Gan Bei! Chinese Brewed Beer 5,000 Years Ago

Researchers analyzed deposits on ancient pots and jugs to find out Chinese brewers made sophisticated barley beers 1,000 years earlier than thought

Beer Funnel
A beer funnel, one of the pieces of equipment used to make beer in China 5,000 years ago Jiajing Wang

Beer has been important to people throughout history—in fact, many researchers believe brewing beer is the cornerstone of civilization and stimulated humans to settle down and start farming. Babylonians, Assyrians, Egyptians, the Inca and the Chinese were all brewing thousands of years ago. Now, after researchers analyzed 5,000-year-old brewing equipment unearthed in China, the earliest direct evidence of brewing in that region, archaeologists know what those early brew masters were making, and it doesn’t sound half bad.

According to the research published in PNAS, the archaeologists excavated a stove, pottery shards from specialized jugs and pots and an item shaped like a funnel from the Mijaya dig site in the city of Xian in northern Shaanxi Province. The assortment of items indicated they might be part of an ancient brewery. So Stanford professors Jiajing Wang and Li Liu traveled to China and scraped a yellowish residue off the vessels.

Analysis showed that indeed, the vessels were used for brewing, filtering and storing beer 3,400 to 2,900 years ago. According to Madeline Sofia at NPR, the residue, which contained bits of ancient grains, showed evidence that they had gone through a mashing and malting process that a craft brewer might recognize. "All indications are that ancient peoples, [including those at this Chinese dig site], applied the same principles and techniques as brewers do today," Patrick McGovern, a biomolecular archaeologist at the University of Pennsylvania Museum tells Sofia.

Using ion chromatography, the researchers were also able to suss out the ingredients in the beer, and recently published the “recipe” in PNAS. According to Nicola Davis at The Guardian, the brew contained broomcorn millet, a type of grain called, Job’s tears, lily, yam, barley and snake gourd root.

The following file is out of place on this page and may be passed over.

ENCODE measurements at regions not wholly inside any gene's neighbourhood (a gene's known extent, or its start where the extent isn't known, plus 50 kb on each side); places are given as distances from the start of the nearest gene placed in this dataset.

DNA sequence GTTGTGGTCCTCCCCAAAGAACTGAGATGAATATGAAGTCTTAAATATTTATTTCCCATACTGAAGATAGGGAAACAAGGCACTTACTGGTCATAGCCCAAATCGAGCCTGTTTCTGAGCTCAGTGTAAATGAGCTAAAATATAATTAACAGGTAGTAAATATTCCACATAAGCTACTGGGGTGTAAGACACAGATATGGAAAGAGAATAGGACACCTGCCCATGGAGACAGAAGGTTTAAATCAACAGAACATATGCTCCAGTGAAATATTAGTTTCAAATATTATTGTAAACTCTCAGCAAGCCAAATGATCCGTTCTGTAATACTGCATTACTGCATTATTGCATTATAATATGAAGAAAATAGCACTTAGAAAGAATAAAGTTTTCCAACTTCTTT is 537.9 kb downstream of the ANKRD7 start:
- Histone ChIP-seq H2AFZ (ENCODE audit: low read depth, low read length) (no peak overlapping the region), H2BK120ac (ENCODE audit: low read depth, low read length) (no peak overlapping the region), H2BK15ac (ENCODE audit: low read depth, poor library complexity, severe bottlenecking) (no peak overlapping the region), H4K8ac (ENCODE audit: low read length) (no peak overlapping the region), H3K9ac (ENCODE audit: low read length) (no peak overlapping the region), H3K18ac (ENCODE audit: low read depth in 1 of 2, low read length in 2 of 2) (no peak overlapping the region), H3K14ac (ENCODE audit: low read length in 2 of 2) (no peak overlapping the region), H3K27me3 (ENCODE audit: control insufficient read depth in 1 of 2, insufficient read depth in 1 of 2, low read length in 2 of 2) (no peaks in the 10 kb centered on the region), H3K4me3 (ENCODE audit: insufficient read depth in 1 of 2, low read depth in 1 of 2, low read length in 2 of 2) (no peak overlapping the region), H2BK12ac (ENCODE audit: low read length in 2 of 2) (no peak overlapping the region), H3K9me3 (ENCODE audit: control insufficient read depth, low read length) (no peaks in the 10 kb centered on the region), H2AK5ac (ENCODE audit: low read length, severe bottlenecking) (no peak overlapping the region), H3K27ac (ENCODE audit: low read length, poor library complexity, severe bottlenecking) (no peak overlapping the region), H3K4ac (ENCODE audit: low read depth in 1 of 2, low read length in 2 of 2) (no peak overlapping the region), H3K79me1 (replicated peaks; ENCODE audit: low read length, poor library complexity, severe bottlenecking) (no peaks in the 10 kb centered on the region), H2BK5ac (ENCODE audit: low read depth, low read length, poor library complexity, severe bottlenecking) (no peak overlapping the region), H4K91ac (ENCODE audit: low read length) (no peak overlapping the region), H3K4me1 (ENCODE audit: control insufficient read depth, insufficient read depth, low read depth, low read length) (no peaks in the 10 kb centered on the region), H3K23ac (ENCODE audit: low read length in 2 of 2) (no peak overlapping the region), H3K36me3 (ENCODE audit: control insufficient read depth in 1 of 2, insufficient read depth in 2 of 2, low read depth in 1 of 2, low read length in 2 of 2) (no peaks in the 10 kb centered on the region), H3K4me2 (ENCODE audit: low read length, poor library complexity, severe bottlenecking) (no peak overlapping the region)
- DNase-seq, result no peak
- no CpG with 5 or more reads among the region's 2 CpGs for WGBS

It’s hard to say how a pint would compare to a German pilsner or Oregon IPA. “I really have no idea,” Wang tells Davis. “That is beyond our research methods.”

But the taste is not the important part. The find also shows that barley made it China 1,000 years before previously thought, and it was likely primarily grown not as a food crop, but rather to make beer. "Barley was one of the main ingredient[s] for beer brewing in other parts of the world, such as ancient Egypt,” Wang tells Sofia. “It is possible that when barley was introduced from Western Eurasia into the Central Plain of China, it came with the knowledge that the crop was a good ingredient for beer brewing. So it was not only the introduction of a new crop, but also the movement of knowledge associated with the crop."

And like in other parts of the world, where beer was used as currency and for social status, the authors of the study argue that beer likely pushed development of more complex societies in China. “The production and consumption of…beer may have contributed to the emergence of hierarchical societies in the Central Plain, the region known as ‘the cradle of Chinese civilization’,” the researchers write.

It’s not too surprising—in the last few years there have been a series of studies claiming many of the foods we eat and drink now got their start in the stone age, including cheese, soup and sliced meat. Even beer wasn’t the first alcohol made in China. Researchers previously found remnants of 9,000-year-old hooch made with rice, honey, hawthorn fruit and wild grapes in the Yellow River Valley.

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